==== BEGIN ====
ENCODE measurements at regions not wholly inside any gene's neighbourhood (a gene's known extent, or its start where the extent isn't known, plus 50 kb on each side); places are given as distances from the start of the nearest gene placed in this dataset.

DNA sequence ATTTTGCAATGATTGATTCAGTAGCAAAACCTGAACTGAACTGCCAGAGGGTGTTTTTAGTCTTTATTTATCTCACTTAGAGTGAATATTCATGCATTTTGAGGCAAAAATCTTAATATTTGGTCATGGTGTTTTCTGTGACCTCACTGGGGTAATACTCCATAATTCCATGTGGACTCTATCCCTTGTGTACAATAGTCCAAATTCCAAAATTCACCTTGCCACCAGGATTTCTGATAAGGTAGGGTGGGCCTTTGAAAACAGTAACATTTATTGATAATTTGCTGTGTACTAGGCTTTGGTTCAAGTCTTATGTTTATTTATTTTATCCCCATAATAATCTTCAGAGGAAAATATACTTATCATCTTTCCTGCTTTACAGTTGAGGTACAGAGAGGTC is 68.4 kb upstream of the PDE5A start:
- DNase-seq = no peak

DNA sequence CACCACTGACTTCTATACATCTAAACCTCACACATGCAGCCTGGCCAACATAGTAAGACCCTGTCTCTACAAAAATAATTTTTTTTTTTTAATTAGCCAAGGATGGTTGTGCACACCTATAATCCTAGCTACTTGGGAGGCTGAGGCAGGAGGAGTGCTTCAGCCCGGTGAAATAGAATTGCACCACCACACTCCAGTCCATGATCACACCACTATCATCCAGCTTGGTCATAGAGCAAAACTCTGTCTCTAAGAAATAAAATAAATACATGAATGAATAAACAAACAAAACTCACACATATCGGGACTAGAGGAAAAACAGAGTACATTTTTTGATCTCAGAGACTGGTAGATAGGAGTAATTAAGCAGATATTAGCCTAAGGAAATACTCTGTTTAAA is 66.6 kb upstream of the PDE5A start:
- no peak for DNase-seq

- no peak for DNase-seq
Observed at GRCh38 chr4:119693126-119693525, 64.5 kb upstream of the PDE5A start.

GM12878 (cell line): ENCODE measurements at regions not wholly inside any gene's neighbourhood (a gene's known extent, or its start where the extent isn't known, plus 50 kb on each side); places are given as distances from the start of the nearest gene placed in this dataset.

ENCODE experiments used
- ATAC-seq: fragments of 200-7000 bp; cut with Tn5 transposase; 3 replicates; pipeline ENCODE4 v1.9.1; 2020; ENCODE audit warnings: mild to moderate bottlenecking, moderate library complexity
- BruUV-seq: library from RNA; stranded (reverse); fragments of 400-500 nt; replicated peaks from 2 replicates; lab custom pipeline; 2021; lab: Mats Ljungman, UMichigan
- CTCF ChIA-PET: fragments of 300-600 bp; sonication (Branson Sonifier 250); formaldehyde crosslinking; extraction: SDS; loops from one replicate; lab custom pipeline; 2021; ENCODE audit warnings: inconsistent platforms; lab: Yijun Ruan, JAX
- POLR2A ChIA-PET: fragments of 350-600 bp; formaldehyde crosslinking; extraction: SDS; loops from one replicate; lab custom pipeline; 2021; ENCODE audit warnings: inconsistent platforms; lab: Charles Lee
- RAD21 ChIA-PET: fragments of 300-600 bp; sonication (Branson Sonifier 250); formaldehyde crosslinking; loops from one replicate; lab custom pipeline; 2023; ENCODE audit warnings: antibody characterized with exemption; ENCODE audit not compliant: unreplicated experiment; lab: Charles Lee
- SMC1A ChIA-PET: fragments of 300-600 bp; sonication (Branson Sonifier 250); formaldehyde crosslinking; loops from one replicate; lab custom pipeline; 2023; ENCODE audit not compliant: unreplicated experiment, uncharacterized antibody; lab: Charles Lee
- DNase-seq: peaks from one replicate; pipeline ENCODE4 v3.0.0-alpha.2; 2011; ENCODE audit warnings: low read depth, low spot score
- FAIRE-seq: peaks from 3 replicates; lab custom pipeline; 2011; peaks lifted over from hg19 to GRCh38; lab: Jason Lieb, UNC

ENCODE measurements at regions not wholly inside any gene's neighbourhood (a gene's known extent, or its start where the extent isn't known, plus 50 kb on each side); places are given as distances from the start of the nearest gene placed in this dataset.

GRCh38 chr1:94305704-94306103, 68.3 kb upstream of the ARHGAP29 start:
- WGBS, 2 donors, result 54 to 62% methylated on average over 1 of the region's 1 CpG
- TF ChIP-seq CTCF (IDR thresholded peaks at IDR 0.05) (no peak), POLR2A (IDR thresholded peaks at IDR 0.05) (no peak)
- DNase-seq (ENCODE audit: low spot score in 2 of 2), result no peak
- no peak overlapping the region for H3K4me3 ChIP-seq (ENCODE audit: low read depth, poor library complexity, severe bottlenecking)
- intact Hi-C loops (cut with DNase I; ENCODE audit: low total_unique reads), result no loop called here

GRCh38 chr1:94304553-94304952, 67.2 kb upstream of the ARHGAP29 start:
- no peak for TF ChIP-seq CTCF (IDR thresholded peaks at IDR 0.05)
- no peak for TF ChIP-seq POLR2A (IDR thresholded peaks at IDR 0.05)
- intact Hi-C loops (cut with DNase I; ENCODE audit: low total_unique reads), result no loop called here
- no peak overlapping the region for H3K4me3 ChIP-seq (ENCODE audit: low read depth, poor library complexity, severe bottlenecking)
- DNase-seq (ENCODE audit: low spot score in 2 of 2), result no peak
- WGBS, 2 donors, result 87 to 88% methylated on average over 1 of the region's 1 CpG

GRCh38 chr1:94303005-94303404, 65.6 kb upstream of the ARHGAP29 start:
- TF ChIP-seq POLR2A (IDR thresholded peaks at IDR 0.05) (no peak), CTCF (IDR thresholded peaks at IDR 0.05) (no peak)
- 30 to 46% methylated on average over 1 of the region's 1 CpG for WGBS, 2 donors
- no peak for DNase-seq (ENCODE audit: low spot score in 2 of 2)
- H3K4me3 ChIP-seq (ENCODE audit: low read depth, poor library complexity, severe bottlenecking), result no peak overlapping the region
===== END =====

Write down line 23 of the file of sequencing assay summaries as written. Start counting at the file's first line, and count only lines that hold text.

- no peak overlapping the region for H3K4me3 ChIP-seq (ENCODE audit: low read depth, poor library complexity, severe bottlenecking)